Attempting to link to a site that uses non-alphanumeric characters in its domain name is incorrectly encoded to Hexadecimal "safe" characters instead of punycode.

For instance, clicking on this links to encodes the link instead of linking to http://domaintest.xn--q9jyb4c/.

Also, attempting to write something with non-alphanumeric characters does not recognize anything past those characters as part of the URL.

  • 1
    I must be missing something, as I end up in the same place, and the same URL with both links.
    – Oded
    Commented Jun 27, 2014 at 12:57
  • 2
    @Oded depends on the browser. Works in Chrome, the first link breaks in IE11 and FF30 for me. Second link brings me to a testpage in all browsers.
    – rene
    Commented Jun 27, 2014 at 13:06
  • Still wondering if this is a problem with the software of Stack Exchange?
    – rene
    Commented Jun 27, 2014 at 13:09
  • 2
    What browser are you using? Both IE and Firefox have the issue for me. This is how my page source looks. Note the difference in the URLS. No issue in Chrome though.
    – Yserbius
    Commented Jun 27, 2014 at 13:09
  • 3
    To close voters: I can still reproduce the problem in IE11 and Edge. The fact that it "works" in Chrome is because of non-standard behavior on its end; see the answer below. Commented Nov 6, 2018 at 19:09
  • If you still cannot reproduce the issue, make sure that you've disabled the SOUP userscript. Commented Nov 6, 2018 at 19:28

1 Answer 1


The real problem here is not the lack of punycode encoding, but rather the inappropriate application of percent-encoding to the domain part of the URL. Simply leaving the Unicode characters in the domain name un-encoded, as in:

<a href="http://www.domaintest.みんな/">this</a>

makes the URL into a valid IRI, which all modern browsers support.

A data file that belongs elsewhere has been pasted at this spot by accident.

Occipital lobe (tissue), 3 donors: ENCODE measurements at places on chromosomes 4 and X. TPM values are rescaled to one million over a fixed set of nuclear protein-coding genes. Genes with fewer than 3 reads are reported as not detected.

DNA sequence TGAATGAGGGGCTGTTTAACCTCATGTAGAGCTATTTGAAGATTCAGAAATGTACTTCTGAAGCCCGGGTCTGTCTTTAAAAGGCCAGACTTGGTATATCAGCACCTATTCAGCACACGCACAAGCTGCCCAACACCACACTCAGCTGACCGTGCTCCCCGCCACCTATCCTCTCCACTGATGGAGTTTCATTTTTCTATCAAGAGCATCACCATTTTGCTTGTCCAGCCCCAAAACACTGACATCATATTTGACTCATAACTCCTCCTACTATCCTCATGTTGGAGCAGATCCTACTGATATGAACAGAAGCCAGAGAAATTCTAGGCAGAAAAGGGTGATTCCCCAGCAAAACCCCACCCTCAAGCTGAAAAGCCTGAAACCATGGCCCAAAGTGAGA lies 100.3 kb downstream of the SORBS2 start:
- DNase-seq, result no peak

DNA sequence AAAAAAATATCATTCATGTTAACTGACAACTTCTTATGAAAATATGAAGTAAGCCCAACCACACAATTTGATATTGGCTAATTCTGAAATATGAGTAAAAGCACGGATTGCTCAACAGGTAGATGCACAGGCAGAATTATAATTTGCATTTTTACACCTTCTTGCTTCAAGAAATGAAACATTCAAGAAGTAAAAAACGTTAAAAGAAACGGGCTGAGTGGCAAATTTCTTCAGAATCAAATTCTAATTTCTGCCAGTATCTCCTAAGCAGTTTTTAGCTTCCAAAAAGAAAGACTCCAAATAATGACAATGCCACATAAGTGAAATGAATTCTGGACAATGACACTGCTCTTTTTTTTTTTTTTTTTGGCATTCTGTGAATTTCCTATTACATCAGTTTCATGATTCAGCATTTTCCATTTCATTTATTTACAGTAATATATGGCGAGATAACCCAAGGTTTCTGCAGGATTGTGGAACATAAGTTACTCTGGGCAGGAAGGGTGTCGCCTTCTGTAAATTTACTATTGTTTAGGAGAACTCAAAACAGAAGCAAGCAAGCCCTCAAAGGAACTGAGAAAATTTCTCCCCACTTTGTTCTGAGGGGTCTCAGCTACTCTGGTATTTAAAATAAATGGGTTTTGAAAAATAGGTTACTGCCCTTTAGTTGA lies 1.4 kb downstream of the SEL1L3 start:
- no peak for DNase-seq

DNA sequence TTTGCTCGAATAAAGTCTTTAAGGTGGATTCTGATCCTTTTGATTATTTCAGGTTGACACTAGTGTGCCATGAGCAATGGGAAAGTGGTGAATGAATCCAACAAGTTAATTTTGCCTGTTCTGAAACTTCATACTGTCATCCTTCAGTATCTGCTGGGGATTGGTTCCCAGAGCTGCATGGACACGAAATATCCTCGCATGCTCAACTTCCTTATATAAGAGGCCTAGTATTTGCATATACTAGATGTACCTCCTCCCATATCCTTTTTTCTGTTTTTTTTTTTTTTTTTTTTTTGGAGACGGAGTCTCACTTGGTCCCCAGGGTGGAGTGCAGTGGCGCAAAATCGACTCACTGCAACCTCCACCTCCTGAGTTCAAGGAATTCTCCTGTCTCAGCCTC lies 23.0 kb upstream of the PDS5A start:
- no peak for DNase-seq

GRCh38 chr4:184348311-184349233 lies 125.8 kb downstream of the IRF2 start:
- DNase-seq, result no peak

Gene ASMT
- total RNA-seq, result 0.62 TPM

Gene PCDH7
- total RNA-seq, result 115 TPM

The fact that Chrome, apparently, also accepts the invalid percent-encoded domain names (and decodes and re-encodes them as punycode) does not make this behavior correct or desirable.

Addendum: Another related problem, which I did not realize earlier, is that the SE Markdown converter does not support un-encoded Unicode in URLs.

This should really be fixed properly, by adding true RFC 3987 IRI support to the converter, but in the mean time, a sensible work-around would be to at least make the "Insert Hyperlink" button in the Markdown editor use Punycode instead of broken percent-encoding for IDNs, as suggested above. This does require some non-trivial processing, but fortunately, there are existing libraries available for it.

Ps. Version 1.18 of the Stack Overflow Unofficial Patch user script now contains a client-side fix for this issue. The fix consists of two parts:

  1. A monkey-patch to the Markdown editor "Insert Hyperlink" dialog that converts any URLs entered through it to use Punycode host names (using the punycode.js library by Mathias Bynens).

  2. A content filter that automatically decodes any inappropriately percent-encoded host names in existing links within posts and comments.

  • That's correct, as I soon realized. This is a very widespread problem on the Web and the sites that do not have this problem are the ones that allow Unicode characters in their links (i.e. Facebook). Presumably, the StackExchange does not want to open the door to possible XSS exploits. The solution would be using a mixed encoding system where the domain name is encoded with Punycode (non trivial but very doable) and the path, query and fragment as percent-encoded.
    – Yserbius
    Commented Jun 27, 2014 at 17:40

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